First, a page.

Eve is kidnapped along with her friend, who is being held for $50,000 by a group of hippies. When the friend's husband takes back the money, Ironside wonders who masterminded the plot. Eve, meanwhile...
Centers on Robert T. Ironside, a tough, sexy and acerbic police detective relegated to a wheelchair after a shooting who is hardly limited by his disability as he pushes and prods his hand-picked team to solve the most difficult cases.
Sam McCloud is a rustic country sheriff from a rural part of the United States. He travels to the big city and joins the police force, using his country ways and laid-back approach to nab the bad guys.
Citizens of San Francisco are stunned by the news that Robert Ironside, the city's hard-nosed, tough-talking chief of detectives, has been shot and left for dead while vacationing at his ... See full summary »
Chief Ironside has just retired and is looking forward to running his vineyard with his wife. But his retirement is interrupted when his old friend and colleague Ed Brown, who is now ... See full summary »
Ironside is confined to a wheel chair (an attempted assassination left him paralyzed). With his former assistants Brown and Whitfield (later Belding) and former delinquent (and later lawyer) Mark, he combats crime for the San Francisco police from his mobile office (a van) while leaving a pot of chili cooking back at headquarters. Written by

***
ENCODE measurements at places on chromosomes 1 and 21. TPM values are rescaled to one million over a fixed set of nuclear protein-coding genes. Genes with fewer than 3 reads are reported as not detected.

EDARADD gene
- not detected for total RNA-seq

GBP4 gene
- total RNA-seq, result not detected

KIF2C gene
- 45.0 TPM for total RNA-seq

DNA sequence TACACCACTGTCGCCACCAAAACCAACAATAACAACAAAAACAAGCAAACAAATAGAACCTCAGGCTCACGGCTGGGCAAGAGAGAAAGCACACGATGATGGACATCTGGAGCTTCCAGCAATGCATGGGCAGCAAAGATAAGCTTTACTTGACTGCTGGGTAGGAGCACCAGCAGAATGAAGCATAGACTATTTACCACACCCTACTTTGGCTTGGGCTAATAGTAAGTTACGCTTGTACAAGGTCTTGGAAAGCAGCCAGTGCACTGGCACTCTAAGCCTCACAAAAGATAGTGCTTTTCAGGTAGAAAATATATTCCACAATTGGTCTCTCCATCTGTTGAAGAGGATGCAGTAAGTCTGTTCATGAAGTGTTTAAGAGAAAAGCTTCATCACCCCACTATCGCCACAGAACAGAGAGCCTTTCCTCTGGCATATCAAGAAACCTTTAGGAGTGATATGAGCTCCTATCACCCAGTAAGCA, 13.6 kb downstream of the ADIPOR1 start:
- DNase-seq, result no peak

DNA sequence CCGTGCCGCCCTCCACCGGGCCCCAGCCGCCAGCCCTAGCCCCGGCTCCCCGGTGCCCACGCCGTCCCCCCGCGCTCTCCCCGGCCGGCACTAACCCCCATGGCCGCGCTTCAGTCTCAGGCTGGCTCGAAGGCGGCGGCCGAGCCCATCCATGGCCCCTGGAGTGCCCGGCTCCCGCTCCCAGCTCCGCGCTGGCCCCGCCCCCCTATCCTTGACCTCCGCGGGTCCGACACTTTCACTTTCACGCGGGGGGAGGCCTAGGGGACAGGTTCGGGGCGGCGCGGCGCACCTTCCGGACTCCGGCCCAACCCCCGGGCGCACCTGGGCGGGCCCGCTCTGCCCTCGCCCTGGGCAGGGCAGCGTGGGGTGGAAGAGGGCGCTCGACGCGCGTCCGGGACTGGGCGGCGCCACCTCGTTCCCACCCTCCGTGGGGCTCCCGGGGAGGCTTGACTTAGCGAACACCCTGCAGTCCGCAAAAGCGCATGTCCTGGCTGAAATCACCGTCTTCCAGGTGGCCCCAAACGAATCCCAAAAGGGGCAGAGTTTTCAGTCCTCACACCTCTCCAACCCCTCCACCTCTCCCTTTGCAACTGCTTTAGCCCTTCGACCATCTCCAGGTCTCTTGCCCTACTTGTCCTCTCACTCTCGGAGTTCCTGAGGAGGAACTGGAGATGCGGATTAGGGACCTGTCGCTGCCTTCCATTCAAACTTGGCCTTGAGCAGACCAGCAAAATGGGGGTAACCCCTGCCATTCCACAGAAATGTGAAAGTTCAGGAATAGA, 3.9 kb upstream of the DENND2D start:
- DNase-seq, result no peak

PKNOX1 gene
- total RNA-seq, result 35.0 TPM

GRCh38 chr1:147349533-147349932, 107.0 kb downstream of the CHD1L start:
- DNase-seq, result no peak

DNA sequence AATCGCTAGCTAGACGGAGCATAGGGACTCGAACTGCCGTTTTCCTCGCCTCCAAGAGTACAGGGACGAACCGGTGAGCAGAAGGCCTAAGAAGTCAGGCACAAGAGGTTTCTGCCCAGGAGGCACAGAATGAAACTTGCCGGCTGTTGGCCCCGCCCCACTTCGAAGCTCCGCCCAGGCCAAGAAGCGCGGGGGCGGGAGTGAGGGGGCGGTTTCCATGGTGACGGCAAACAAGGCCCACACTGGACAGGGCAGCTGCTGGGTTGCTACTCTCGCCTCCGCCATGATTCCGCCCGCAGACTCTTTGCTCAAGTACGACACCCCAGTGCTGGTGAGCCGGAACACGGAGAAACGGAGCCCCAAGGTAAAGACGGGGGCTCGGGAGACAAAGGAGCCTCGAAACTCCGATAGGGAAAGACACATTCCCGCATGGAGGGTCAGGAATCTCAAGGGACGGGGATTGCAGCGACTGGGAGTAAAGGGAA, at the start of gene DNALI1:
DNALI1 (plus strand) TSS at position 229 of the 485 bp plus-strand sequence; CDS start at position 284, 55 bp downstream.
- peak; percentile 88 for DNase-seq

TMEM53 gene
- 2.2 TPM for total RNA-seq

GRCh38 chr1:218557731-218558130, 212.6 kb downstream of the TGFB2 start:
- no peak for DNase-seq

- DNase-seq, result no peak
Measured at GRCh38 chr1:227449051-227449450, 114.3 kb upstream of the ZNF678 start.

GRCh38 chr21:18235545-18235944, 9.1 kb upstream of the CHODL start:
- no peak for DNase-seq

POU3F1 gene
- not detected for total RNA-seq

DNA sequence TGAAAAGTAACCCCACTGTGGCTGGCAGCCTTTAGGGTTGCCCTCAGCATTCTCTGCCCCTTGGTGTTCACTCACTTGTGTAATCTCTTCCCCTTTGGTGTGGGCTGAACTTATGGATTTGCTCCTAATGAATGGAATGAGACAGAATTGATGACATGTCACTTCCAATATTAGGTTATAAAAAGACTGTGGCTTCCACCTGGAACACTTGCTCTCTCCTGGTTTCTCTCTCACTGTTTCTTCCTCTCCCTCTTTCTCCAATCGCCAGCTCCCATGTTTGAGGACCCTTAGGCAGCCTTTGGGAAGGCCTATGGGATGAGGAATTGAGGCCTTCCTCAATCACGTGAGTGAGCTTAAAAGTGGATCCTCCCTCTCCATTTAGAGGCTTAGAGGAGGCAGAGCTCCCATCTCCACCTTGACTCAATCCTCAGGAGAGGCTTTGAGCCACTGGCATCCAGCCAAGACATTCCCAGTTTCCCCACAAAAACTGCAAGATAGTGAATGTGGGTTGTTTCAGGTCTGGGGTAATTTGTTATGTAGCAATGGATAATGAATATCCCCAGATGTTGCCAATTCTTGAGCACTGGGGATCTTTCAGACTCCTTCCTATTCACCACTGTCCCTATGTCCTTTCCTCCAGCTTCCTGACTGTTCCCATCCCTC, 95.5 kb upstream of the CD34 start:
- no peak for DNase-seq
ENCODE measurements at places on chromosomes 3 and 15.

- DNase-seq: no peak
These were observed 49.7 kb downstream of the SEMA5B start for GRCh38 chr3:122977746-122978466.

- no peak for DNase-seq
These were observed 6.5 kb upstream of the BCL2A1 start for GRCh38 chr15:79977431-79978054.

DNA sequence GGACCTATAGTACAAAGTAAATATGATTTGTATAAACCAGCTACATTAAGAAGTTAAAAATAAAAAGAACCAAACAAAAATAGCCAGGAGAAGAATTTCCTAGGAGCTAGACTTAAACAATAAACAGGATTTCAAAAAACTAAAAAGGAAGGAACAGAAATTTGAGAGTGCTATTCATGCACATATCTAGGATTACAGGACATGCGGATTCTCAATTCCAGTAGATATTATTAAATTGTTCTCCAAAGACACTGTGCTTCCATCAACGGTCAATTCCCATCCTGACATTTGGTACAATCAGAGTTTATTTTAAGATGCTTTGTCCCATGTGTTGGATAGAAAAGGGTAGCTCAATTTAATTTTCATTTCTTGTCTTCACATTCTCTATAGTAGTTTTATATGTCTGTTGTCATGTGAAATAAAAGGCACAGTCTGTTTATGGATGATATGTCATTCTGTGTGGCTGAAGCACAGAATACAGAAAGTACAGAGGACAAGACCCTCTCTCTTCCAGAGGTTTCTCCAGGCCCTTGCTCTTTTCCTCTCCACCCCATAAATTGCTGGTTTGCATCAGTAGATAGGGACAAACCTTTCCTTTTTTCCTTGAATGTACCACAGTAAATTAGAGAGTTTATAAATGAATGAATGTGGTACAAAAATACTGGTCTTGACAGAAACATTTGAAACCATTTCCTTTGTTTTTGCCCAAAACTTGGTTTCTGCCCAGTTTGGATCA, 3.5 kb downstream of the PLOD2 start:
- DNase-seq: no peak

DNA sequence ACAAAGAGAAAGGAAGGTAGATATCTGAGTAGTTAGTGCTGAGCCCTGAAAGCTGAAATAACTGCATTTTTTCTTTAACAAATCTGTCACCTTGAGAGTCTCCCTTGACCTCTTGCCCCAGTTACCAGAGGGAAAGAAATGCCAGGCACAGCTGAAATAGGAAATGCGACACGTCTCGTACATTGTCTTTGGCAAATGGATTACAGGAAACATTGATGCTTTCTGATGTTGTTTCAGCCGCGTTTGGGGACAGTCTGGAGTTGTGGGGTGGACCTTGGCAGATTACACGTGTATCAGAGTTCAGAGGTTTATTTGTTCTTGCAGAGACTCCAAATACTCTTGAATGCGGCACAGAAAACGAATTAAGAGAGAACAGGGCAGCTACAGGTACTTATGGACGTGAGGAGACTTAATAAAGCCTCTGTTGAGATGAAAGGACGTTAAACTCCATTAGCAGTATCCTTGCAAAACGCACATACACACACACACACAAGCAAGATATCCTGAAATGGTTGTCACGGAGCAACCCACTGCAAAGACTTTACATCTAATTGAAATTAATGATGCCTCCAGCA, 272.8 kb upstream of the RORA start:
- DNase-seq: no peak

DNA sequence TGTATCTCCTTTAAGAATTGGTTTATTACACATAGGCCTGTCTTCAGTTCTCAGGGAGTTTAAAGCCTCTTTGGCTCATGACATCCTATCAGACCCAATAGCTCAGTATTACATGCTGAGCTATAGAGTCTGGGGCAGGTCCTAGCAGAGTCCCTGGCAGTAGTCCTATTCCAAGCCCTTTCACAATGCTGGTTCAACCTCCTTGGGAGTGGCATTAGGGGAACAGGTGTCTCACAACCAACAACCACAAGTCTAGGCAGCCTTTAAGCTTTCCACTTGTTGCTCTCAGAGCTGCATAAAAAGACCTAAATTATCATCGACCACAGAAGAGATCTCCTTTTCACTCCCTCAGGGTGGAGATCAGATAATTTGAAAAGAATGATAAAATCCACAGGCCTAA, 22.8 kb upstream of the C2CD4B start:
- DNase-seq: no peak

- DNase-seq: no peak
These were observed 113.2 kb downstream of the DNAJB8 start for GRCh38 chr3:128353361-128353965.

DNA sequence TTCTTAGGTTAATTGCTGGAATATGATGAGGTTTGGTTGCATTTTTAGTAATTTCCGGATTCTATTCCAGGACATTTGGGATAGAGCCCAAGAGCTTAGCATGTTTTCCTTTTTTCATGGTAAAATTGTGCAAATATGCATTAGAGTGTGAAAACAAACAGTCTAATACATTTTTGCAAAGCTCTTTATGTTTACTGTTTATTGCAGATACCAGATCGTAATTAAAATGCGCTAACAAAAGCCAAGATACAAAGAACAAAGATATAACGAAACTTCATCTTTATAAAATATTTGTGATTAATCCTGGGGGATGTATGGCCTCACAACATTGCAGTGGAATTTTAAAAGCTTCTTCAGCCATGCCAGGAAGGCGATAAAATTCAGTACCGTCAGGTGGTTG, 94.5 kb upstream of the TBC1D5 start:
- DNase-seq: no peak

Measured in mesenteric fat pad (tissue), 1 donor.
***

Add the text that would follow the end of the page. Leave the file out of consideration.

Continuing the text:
Ed Stephan <email@example.com>
Steven Bochco, who would later became one of the most successful television producers of the 1980's and 90's, worked on the series very early in his career. He had been hired by Executive Producer Frank Price at the start of the first season to write a few extra minutes worth of scenes in the first six episodes, which were too short. After looking at these episodes, Bochco asked Price if it was really necessary for him to do this for all six because he didn't think the show would last that long. According to Bochco, Price was not happy with the remark and this was the start of a strained relationship between the two of them that continued when Price was in charge of Universal Television and Bochco was a writer there. See more »
I lived in San Francisco from 1964-1980 and had a great fondness for the city. Raymond Burr had an immediate hit with this show and I enjoyed it immensely. It was always interesting to see the shots of where Mark Sanger was driving and how they would cut to a studio set when they got out of the van. I always wondered how they made the old Hall of Justice look like it was still on Montgomery Street when it had been torn down by the start of the series.
Another enjoyment was the development of the characters, particularly Mark Sanger who went from an uneducated street punk to a cop and then an attorney over the years.
Barbara Anderson got an Emmy for her work on the series as I recall.
If you look at the guest star list, there are a lot of character actors on it who appeared in everything from the 50's to the 80's including Richar Anderson, Michael Conrad, and Jack Soo.
An exciting show and I find little on TV today which makes me want to watch it every week like I did with Ironside.
George Senda Martinez, Ca
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